A Wider Network for Implementation of Food Safety in the EU

by Anjali Aryamvally on  November 7, 2017 at 12:04 PM Environmental Health
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"To protect consumers, the responsible public institutions have to be networked together all over the world," says Professor Dr. Dr. Andreas Hensel, President of the German Federal Institute for Risk Assessment (BfR) and German representative of the Advisory Forum of the European Food Safety Authority (EFSA). "We are aiming to expand international cooperation with the EU Food Safety Almanac and the ENP (European Neighbourhood Policy) Food Safety Almanac". But who is doing what in Europe and its neighbouring countries? The two up-to-date reference books provide an overview of the responsible public institutions and their administrative structures in order to facilitate collaboration on food and feed safety in the European Union and neighbouring countries.
A Wider Network for Implementation of Food Safety in the EU
A Wider Network for Implementation of Food Safety in the EU

The new edition of the BfR's EU Food Safety Almanac comprises 38 country profiles which were prepared and updated with the support of the EFSA Focal Points in member and neighbouring countries and by EFSA itself. The reference work covers all of the Member States of the European Union, as well as Iceland, Norway and Switzerland, and neighbouring European countries such as the Former Yugoslav Republic of Macedonia, Montenegro, Serbia and Turkey. The 4th edition includes Albania, Bosnia-Herzegovina and Kosovo for the first time.

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Within the scope of the European Neighbourhood and Partnership Instrument (ENPI) and in collaboration with EFSA, the BfR prepared the ENP Almanac, which is being published for the first time. It offers an overview of the structures of the authorities in neighbouring states of the European Union and covers the following countries: Armenia, Belarus, Georgia, Israel, Jordan, Lebanon, Moldova, Morocco, Tunisia and Ukraine.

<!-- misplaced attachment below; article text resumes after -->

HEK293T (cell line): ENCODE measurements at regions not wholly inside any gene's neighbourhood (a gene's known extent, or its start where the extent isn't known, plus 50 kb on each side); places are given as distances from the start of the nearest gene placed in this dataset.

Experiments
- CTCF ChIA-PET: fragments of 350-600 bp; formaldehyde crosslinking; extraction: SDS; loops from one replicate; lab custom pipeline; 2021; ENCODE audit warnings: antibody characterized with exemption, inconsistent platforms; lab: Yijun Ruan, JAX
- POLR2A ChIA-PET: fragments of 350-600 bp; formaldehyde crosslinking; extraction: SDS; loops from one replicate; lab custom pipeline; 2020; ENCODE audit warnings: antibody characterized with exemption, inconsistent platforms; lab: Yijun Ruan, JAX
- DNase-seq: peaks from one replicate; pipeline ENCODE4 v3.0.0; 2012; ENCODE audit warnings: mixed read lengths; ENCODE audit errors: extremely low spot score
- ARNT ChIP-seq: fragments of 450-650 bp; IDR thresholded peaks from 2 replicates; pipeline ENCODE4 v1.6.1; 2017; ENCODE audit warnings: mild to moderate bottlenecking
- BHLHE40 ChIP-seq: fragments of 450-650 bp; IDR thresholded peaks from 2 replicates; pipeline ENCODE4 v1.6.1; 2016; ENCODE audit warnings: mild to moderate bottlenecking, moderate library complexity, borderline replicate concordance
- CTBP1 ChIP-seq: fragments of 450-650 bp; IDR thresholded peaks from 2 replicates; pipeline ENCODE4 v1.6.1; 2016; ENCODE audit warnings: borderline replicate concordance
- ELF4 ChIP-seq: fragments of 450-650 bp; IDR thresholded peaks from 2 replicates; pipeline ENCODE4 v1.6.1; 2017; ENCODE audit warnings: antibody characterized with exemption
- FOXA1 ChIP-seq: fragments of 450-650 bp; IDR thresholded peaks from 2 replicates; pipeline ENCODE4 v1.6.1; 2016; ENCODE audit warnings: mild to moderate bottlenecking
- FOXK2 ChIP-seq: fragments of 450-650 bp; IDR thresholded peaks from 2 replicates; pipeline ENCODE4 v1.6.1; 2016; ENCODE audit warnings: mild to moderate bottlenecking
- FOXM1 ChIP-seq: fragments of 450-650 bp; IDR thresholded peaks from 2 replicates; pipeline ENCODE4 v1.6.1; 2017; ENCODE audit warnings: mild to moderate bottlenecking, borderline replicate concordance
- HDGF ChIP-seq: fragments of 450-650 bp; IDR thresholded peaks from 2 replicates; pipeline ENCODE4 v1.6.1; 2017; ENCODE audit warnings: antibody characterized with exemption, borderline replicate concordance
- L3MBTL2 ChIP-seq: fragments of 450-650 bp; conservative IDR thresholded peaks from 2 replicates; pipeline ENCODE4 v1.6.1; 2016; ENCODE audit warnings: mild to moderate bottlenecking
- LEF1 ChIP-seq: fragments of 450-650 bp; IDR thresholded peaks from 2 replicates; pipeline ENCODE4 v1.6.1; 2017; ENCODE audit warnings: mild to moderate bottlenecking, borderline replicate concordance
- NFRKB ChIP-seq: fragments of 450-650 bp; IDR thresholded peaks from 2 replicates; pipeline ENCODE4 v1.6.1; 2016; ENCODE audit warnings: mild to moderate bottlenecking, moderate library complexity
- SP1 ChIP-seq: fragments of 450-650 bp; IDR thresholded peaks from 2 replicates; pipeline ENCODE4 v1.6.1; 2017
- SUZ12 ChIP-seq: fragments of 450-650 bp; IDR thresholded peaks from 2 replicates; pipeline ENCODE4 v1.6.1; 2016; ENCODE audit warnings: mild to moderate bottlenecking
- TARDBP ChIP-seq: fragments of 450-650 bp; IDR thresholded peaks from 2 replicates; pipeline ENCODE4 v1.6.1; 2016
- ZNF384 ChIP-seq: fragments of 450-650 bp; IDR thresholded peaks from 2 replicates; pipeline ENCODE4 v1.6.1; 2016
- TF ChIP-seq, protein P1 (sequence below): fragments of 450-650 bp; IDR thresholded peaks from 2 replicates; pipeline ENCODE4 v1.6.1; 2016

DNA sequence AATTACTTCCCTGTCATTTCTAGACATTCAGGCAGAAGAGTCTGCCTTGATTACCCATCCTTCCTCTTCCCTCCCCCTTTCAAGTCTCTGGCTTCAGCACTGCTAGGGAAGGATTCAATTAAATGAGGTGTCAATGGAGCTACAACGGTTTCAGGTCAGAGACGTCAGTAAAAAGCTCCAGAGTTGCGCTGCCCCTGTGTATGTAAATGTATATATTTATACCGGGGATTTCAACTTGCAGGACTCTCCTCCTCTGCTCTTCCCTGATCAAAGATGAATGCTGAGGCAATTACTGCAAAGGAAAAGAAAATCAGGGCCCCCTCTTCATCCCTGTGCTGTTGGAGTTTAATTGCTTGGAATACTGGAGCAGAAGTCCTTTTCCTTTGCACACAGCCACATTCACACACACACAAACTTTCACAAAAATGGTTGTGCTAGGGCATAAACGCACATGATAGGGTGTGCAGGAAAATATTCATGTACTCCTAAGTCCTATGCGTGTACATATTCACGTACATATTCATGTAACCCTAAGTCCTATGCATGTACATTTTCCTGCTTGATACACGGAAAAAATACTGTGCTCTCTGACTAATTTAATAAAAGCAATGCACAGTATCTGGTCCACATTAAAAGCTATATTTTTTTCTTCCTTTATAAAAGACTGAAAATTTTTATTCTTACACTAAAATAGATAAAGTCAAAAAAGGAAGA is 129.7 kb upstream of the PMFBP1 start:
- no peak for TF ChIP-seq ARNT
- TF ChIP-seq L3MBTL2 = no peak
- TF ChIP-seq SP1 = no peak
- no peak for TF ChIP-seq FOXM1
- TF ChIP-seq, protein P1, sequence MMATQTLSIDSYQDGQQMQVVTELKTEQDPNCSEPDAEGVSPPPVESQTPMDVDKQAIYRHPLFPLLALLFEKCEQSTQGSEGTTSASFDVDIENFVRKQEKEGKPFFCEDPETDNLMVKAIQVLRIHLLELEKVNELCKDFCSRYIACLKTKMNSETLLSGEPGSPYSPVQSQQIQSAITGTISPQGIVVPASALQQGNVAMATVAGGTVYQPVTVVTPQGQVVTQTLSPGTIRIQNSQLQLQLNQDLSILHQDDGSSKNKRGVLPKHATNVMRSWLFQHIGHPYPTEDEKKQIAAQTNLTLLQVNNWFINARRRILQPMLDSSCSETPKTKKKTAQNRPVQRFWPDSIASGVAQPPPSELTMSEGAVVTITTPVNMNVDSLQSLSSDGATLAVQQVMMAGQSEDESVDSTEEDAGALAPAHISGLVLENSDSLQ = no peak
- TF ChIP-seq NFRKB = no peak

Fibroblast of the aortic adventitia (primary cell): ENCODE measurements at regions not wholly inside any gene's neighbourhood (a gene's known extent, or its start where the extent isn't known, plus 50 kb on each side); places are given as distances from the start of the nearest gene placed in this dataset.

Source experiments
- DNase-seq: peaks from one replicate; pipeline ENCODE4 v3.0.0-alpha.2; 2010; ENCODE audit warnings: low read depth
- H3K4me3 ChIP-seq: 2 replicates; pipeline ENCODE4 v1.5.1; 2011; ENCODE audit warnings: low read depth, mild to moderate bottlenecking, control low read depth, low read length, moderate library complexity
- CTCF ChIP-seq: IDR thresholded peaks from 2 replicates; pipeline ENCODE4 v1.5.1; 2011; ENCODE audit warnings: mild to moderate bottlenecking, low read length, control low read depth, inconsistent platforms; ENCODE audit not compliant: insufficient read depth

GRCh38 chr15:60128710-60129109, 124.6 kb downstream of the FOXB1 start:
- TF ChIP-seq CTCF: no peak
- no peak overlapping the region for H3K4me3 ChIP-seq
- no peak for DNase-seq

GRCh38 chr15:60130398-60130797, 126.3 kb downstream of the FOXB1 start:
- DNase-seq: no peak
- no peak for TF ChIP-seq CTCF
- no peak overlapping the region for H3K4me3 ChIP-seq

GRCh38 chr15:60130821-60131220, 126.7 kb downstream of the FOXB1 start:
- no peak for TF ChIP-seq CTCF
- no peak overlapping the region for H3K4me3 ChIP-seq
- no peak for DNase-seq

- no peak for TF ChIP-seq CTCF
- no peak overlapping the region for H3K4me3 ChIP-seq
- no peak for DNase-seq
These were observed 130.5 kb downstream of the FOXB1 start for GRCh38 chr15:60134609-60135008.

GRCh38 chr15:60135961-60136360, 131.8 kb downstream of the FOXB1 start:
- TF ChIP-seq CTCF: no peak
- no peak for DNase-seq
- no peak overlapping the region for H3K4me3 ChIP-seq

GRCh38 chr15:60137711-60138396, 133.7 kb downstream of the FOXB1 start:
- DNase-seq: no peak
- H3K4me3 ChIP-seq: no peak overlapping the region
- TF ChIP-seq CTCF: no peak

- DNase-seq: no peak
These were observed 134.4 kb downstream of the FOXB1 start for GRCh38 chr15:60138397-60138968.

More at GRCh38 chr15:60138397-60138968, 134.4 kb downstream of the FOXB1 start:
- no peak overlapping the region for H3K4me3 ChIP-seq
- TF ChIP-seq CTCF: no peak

The main focus of both almanacs is on institutions active in the assessment of health risks. Each country profile contains a graphic overview of the authorities' structures along with a detailed description of the tasks and activities of the institutions. Areas of responsibility are illustrated graphically by means of pictograms. In this way, for example, the reference works can be used to find out which institutions are responsible for the health assessment of dietary supplements, veterinary drug residues or genetic engineering. At the same time, readers can identify which ministries and institutions are responsible for risk management, how risks are communicated and to what extent risk assessment and risk management are institutionally separated.

This overview of the organisational links and cooperation within the European Union and its neighbouring countries not only facilitates the search for international partners, it also helps to avoid duplication of efforts and promotes the clarification of responsibilities.



Source: Eurekalert

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